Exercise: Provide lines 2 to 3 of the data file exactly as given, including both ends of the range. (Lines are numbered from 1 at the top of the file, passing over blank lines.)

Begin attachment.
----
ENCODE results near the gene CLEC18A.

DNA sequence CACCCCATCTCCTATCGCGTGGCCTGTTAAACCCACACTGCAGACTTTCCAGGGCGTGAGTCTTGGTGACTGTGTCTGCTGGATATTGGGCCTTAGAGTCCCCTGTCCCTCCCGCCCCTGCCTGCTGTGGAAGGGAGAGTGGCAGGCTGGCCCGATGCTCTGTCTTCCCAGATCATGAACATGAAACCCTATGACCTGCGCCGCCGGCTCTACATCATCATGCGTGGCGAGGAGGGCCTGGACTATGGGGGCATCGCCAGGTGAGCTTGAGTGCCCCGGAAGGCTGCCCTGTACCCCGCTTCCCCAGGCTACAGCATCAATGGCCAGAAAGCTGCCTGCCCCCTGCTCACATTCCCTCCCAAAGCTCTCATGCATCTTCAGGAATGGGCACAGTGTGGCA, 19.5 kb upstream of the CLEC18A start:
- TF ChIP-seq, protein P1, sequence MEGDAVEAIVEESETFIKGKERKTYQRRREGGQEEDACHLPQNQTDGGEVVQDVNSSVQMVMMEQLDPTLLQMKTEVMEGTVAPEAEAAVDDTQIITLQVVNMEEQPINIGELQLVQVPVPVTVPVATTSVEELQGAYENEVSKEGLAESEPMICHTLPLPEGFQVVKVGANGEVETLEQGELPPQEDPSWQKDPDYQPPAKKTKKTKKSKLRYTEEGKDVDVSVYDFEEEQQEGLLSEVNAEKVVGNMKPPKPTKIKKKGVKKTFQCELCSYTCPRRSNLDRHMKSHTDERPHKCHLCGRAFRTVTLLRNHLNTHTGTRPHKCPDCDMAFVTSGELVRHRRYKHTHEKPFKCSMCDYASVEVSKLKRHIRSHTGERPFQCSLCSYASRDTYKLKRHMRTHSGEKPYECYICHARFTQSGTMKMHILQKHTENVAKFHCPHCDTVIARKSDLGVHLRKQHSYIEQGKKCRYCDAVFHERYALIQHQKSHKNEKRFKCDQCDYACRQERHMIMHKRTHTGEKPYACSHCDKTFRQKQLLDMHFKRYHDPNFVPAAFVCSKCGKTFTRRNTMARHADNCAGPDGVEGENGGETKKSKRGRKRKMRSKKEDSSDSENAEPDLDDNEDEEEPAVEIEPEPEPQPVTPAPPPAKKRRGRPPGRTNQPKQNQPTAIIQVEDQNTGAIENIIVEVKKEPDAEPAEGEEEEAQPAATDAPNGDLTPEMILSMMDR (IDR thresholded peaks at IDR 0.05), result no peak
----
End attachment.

DNA sequence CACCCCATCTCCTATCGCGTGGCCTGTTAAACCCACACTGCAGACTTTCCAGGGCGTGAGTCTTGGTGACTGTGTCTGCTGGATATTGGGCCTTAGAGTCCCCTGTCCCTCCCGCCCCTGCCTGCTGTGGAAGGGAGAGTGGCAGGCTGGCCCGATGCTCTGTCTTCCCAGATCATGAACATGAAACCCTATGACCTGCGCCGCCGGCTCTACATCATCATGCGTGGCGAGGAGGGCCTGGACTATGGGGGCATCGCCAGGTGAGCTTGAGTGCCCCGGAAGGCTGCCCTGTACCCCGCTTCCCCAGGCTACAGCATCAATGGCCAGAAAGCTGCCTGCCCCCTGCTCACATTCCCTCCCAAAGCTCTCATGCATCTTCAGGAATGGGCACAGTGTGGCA, 19.5 kb upstream of the CLEC18A start:
- TF ChIP-seq, protein P1, sequence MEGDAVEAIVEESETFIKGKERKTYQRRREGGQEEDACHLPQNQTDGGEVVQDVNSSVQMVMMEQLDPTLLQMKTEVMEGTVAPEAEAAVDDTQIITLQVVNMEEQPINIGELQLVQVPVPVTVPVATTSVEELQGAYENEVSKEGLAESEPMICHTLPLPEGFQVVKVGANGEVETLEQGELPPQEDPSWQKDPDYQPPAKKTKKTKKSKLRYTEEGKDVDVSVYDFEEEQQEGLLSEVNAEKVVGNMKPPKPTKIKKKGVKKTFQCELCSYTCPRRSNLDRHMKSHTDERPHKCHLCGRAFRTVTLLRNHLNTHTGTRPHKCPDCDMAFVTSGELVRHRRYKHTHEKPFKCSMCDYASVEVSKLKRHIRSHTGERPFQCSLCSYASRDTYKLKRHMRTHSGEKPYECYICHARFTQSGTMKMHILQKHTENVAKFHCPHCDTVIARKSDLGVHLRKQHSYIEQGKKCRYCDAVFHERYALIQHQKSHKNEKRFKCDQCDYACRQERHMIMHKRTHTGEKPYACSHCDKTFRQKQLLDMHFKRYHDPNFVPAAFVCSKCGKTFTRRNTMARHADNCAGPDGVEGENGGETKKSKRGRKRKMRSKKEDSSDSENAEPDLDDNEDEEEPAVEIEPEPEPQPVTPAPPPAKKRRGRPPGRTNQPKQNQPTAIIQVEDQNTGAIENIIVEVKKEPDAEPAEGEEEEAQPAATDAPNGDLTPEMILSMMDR (IDR thresholded peaks at IDR 0.05), result no peak